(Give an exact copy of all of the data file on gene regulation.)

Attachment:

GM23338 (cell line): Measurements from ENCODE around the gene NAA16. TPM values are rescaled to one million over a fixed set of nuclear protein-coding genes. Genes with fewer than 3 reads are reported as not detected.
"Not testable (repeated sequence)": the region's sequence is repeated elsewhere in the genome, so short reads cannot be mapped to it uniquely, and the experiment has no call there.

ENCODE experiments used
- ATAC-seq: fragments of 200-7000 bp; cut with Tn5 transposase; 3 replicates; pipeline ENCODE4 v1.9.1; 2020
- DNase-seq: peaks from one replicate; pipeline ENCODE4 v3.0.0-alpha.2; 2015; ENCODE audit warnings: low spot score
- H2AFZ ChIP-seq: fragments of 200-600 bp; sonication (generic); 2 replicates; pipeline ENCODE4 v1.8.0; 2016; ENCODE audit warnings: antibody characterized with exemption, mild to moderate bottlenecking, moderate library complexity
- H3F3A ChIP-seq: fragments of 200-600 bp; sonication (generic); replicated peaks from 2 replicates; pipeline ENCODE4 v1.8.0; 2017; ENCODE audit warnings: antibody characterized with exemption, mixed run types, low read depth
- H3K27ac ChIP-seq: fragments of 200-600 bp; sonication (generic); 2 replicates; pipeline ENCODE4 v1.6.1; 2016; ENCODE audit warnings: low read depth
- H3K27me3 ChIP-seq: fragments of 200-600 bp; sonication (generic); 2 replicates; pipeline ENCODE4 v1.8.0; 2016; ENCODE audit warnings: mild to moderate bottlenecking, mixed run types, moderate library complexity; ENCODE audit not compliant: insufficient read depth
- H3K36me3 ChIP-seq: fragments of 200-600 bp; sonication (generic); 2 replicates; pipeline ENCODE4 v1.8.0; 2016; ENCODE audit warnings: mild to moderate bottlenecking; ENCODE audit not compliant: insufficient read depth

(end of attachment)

GM23338 (cell line): Measurements from ENCODE around the gene NAA16. TPM values are rescaled to one million over a fixed set of nuclear protein-coding genes. Genes with fewer than 3 reads are reported as not detected.
"Not testable (repeated sequence)": the region's sequence is repeated elsewhere in the genome, so short reads cannot be mapped to it uniquely, and the experiment has no call there.

ENCODE experiments used
- ATAC-seq: fragments of 200-7000 bp; cut with Tn5 transposase; 3 replicates; pipeline ENCODE4 v1.9.1; 2020
- DNase-seq: peaks from one replicate; pipeline ENCODE4 v3.0.0-alpha.2; 2015; ENCODE audit warnings: low spot score
- H2AFZ ChIP-seq: fragments of 200-600 bp; sonication (generic); 2 replicates; pipeline ENCODE4 v1.8.0; 2016; ENCODE audit warnings: antibody characterized with exemption, mild to moderate bottlenecking, moderate library complexity
- H3F3A ChIP-seq: fragments of 200-600 bp; sonication (generic); replicated peaks from 2 replicates; pipeline ENCODE4 v1.8.0; 2017; ENCODE audit warnings: antibody characterized with exemption, mixed run types, low read depth
- H3K27ac ChIP-seq: fragments of 200-600 bp; sonication (generic); 2 replicates; pipeline ENCODE4 v1.6.1; 2016; ENCODE audit warnings: low read depth
- H3K27me3 ChIP-seq: fragments of 200-600 bp; sonication (generic); 2 replicates; pipeline ENCODE4 v1.8.0; 2016; ENCODE audit warnings: mild to moderate bottlenecking, mixed run types, moderate library complexity; ENCODE audit not compliant: insufficient read depth
- H3K36me3 ChIP-seq: fragments of 200-600 bp; sonication (generic); 2 replicates; pipeline ENCODE4 v1.8.0; 2016; ENCODE audit warnings: mild to moderate bottlenecking; ENCODE audit not compliant: insufficient read depth